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Schools trying to fundraise amid remote learning

Schools trying to fundraise amid remote learning
Posted at 3:34 PM, Oct 05, 2020
and last updated 2020-10-05 16:45:54-04

Many school budgets don't always cover the costs of everything students and teachers need. Fundraisers throughout the year can help, but with many schools learning remotely this fall, school leaders are reimagining how to raise money.

"This year was even easier because you could be in your pajamas and you could really be with your whole family. Our galas tend to be kind of fancy. We all have dinner and drinks and dancing and all the things we usually do. This year, we flipped all of that on its head and took a little bit of a quirky approach," said Tracey Carson, the Public Information Officer for Mason City Schools in Ohio.

Carson says the Mason Schools Foundation Gala normally raises $100,000 each year in order to provide grants for teachers. This year, the gala went virtual in order to raise those crucial funds. Organizers were able to still raise $40,000.

"Fundraisers and things from your PTOs and foundations ending up filing in that gap for all of those things that we find that spark and innovation. That really incredible idea that hasn't yet turned into a big enough priority that it's going to get a line item in a school budget somewhere but will really make a difference," said Carson.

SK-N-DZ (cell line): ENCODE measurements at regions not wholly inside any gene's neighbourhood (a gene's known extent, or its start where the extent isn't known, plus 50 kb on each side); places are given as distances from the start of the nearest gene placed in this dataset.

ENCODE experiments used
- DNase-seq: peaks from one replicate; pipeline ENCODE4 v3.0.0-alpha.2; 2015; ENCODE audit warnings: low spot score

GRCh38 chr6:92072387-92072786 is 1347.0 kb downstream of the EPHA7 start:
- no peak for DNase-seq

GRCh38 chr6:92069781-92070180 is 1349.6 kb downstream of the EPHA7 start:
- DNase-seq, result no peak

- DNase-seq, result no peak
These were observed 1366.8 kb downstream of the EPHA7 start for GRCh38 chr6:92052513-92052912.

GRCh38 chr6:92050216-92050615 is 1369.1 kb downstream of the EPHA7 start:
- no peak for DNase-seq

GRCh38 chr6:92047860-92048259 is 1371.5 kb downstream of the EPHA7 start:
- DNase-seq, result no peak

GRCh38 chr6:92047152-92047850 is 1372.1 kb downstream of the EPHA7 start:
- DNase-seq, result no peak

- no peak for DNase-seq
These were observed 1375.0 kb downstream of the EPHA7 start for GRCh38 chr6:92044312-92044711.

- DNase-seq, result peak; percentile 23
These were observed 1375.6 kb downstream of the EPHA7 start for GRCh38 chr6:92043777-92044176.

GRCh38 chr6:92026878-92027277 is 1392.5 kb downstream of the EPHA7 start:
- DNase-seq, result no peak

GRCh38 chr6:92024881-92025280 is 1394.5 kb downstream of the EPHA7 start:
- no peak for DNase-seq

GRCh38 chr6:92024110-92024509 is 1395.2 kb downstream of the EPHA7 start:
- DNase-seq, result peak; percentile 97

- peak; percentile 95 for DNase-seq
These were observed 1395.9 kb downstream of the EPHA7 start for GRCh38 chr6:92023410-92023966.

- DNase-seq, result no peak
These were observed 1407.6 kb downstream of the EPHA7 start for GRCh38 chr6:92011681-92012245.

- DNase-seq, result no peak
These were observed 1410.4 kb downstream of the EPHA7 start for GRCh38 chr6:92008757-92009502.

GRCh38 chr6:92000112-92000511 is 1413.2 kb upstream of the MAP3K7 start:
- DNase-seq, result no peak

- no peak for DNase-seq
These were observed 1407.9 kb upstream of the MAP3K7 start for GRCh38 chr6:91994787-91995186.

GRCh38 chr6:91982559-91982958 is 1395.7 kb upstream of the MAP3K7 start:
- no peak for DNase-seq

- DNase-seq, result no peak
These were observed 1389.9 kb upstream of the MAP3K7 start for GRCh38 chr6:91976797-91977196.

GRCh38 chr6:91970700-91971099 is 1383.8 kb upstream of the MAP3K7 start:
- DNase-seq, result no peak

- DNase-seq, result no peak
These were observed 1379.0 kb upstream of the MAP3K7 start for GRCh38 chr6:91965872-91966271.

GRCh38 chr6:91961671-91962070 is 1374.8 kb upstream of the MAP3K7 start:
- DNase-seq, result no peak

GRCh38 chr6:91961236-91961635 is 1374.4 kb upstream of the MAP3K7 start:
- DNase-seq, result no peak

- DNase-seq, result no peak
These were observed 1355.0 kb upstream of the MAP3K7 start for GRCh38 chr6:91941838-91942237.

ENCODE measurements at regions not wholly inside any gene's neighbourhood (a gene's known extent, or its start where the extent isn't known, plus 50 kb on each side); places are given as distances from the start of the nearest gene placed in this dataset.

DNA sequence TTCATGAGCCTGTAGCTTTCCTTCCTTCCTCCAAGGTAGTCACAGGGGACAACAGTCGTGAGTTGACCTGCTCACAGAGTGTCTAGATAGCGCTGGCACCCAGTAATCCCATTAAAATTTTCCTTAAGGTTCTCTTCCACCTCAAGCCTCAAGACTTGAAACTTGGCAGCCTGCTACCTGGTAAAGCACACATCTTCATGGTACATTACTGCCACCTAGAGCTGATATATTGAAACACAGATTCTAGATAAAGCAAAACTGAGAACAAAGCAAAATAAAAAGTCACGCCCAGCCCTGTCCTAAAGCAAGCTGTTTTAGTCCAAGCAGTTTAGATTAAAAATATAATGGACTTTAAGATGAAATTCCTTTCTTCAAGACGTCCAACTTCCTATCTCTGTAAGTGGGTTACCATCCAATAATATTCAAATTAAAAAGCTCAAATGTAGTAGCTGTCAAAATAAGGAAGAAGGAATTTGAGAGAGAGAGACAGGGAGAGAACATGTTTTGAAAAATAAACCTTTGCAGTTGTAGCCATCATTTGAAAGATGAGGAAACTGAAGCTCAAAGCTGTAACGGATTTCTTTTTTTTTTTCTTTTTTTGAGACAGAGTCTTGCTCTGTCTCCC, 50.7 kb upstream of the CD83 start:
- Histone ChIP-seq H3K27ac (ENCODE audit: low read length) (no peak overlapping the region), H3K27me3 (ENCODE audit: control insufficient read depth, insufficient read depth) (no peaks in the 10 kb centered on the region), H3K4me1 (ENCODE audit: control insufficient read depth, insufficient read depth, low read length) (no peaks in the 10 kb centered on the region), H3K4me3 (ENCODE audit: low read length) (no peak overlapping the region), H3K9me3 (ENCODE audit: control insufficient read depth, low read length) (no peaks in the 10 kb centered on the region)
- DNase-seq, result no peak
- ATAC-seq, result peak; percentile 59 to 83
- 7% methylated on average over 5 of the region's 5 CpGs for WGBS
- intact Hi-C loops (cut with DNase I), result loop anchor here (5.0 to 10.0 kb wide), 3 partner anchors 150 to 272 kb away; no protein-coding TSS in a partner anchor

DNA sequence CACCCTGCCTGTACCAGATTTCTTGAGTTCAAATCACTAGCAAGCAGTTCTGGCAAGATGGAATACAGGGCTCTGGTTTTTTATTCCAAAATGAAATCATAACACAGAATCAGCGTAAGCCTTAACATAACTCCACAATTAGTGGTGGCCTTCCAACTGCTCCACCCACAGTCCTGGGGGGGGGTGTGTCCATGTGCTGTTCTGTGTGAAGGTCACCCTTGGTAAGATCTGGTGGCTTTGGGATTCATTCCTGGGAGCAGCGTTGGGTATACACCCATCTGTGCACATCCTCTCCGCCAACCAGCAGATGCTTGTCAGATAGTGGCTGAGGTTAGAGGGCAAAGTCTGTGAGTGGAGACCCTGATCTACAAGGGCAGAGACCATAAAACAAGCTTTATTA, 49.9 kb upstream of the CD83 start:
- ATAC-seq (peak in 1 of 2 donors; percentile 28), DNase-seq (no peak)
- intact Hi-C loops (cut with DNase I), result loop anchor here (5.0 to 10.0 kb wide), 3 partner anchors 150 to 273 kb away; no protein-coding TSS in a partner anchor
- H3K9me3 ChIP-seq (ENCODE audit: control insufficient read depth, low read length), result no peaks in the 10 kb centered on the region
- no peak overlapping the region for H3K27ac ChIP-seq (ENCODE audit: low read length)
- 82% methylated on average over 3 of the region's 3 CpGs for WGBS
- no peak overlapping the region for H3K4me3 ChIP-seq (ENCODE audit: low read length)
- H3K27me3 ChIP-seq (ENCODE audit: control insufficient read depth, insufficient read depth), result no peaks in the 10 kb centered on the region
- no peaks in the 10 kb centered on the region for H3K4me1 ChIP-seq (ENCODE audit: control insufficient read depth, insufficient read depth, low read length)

A number of school districts say it's still important for schools to hold fundraisers during remote learning.

"I think in many ways, we’re still working hard to stay connected to our families and to our kids. Whether that's the virtual parent meeting, we have to talk about homework or talk about social emotional wellness with our kids right now, or it's that fundraising activity that pulls us together around an action of some kind," said Kelly Avants, Chief Communication Officer for Clovis Unified School District in California.

Avants says it's critical for school communities to build strong relationships with their families during remote learning.

Some of the funds being raised will make up for money that was lost when schools shut down in March.

"With those events that were canceled in the spring and trying to recoup costs for some of our performing arts programs that are already in arrears because they lost money, whether it was about an event that couldn’t be held that usually brings in revenue that funds extras in a program or in general of recouping the expenses they already fronted and then they had to cancel a production or shorten a show run," said Avants.

From virtual fun runs to restaurant take out to benefit a local school, educators say any small donations can make a big impact on school campuses.